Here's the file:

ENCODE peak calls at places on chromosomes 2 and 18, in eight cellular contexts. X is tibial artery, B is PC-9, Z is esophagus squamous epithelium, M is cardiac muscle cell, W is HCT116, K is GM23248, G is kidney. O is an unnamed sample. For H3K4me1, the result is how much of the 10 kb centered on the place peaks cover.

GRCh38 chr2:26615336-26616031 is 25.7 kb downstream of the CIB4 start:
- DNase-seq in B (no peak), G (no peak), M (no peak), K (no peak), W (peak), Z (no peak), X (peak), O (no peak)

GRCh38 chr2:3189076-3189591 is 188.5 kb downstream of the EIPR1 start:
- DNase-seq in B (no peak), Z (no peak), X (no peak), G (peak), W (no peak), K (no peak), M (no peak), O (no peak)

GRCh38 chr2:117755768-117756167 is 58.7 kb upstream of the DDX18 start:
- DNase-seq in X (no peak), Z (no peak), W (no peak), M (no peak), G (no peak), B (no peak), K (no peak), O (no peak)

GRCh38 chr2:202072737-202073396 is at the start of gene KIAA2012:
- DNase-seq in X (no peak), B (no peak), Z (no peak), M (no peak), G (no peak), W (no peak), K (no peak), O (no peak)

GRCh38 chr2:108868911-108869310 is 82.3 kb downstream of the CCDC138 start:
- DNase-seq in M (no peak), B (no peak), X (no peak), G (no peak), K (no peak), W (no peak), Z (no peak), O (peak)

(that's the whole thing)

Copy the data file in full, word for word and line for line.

ENCODE peak calls at places on chromosomes 2 and 18, in eight cellular contexts. X is tibial artery, B is PC-9, Z is esophagus squamous epithelium, M is cardiac muscle cell, W is HCT116, K is GM23248, G is kidney. O is an unnamed sample. For H3K4me1, the result is how much of the 10 kb centered on the place peaks cover.

GRCh38 chr2:26615336-26616031 is 25.7 kb downstream of the CIB4 start:
- DNase-seq in B (no peak), G (no peak), M (no peak), K (no peak), W (peak), Z (no peak), X (peak), O (no peak)

GRCh38 chr2:3189076-3189591 is 188.5 kb downstream of the EIPR1 start:
- DNase-seq in B (no peak), Z (no peak), X (no peak), G (peak), W (no peak), K (no peak), M (no peak), O (no peak)

GRCh38 chr2:117755768-117756167 is 58.7 kb upstream of the DDX18 start:
- DNase-seq in X (no peak), Z (no peak), W (no peak), M (no peak), G (no peak), B (no peak), K (no peak), O (no peak)

GRCh38 chr2:202072737-202073396 is at the start of gene KIAA2012:
- DNase-seq in X (no peak), B (no peak), Z (no peak), M (no peak), G (no peak), W (no peak), K (no peak), O (no peak)

GRCh38 chr2:108868911-108869310 is 82.3 kb downstream of the CCDC138 start:
- DNase-seq in M (no peak), B (no peak), X (no peak), G (no peak), K (no peak), W (no peak), Z (no peak), O (peak)